side. I think it can hardly be less than five hundred feet long by over
one hundred wide, and it is doubtless the most complete ever thus set
before the public. Here are shown every variety and condition of Coal,
and of Iron, Copper, Lead, Tin, &c. Of Gold there is little, and of
Silver, Zinc, Quicksilver, &c., not a great deal. But not only are the
Ores of the metals first named varied and abundant, with Native Copper,
Silver, &c., but the metals are also shown in every stage of their
progress, from the rude elements just wrenched from the earth to the
most refined and perfect bars or ingots. This department will richly
reward the study of the mineralogists, present and future.

Directly opposite, on the North side of the British half of the main
avenue, is the British exhibition of Machinery, occupying even more
space than the Minerals. I never saw one-fourth as much Machinery
together before; I do not expect ever to see so much again. Almost every
thing that a Briton has ever invented, improved or patented in the way
of Machinery is here brought together. The great Cylinder Press on which
_The Times_ is printed (not the individual, but the kind) may here be
seen in operation; the cylinders revolve horizontally as ours do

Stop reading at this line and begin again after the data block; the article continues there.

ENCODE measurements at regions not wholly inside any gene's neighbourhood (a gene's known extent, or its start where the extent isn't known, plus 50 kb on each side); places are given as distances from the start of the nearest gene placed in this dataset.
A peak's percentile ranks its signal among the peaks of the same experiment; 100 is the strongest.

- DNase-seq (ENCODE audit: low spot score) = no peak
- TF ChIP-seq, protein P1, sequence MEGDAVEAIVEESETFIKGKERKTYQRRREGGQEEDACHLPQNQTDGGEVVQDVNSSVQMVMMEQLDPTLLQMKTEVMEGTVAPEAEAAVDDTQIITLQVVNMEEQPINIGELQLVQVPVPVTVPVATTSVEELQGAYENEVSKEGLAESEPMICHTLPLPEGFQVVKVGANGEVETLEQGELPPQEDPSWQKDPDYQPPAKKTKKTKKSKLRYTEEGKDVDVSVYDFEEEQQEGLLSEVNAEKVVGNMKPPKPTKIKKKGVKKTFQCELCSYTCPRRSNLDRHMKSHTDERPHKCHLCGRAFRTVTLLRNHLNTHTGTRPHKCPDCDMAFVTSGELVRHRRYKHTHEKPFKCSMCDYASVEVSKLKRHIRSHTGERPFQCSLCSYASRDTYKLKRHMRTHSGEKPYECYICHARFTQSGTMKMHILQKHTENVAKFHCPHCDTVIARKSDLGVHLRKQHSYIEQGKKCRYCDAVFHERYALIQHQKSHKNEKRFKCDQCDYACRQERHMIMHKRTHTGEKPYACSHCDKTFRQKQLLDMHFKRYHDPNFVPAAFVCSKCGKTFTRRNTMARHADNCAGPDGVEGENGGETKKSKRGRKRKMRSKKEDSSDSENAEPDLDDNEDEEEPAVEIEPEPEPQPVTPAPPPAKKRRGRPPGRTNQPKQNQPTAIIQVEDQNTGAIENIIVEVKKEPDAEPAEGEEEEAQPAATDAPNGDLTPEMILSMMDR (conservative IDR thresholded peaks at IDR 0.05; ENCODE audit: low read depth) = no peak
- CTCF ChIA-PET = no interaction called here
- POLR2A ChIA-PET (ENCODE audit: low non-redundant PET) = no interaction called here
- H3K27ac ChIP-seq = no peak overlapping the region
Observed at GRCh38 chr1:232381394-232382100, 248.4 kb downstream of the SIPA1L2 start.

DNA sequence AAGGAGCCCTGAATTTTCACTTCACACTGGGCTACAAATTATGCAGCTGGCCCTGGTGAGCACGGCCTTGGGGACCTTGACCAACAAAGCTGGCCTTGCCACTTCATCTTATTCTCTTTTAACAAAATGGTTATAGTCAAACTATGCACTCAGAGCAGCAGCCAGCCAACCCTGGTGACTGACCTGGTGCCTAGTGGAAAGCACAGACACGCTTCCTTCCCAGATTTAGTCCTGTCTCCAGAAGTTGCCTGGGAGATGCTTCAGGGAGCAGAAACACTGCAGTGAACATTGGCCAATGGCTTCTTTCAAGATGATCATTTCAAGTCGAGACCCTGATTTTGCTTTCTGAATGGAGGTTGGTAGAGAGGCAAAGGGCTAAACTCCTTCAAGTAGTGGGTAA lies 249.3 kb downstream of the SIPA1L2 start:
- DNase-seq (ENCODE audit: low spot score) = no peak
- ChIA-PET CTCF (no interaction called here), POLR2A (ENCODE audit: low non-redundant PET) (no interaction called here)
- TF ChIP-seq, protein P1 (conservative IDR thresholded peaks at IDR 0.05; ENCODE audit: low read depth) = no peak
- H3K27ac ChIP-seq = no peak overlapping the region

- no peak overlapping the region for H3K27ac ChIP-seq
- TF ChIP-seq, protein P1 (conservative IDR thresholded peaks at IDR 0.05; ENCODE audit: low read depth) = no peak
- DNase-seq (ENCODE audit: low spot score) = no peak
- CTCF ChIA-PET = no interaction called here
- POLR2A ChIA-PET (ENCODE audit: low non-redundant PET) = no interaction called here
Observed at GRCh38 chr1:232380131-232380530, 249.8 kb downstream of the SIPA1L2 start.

vertically; and though something is gained in security by the British
press, more must be lost in speed. Hoe’s last has not yet been equaled
on this island. But in Spinning, Weaving, and the subsidiary arts there
are some things here, to me novelties, which our manufacturers must
borrow or surpass; though I doubt whether spinning, on the whole, is
effected with less labor in Great Britain than in the United States.
There are many recent improvements here, but I observe none of absorbing
interest. However, I have much yet to see and more to comprehend in this
department. I saw one loom weaving Lace of a width which seemed at least
three yards; a Pump that would throw very nearly water enough to run a
grist-mill, &c. &c. I think the American genius is quicker, more
wide-awake, more fertile than the British; I think that if our
manufactures were as extensive and firmly established as the British, we
should invent and improve machinery much faster than they do; but I do
not wish to deny that this is quite a considerable country.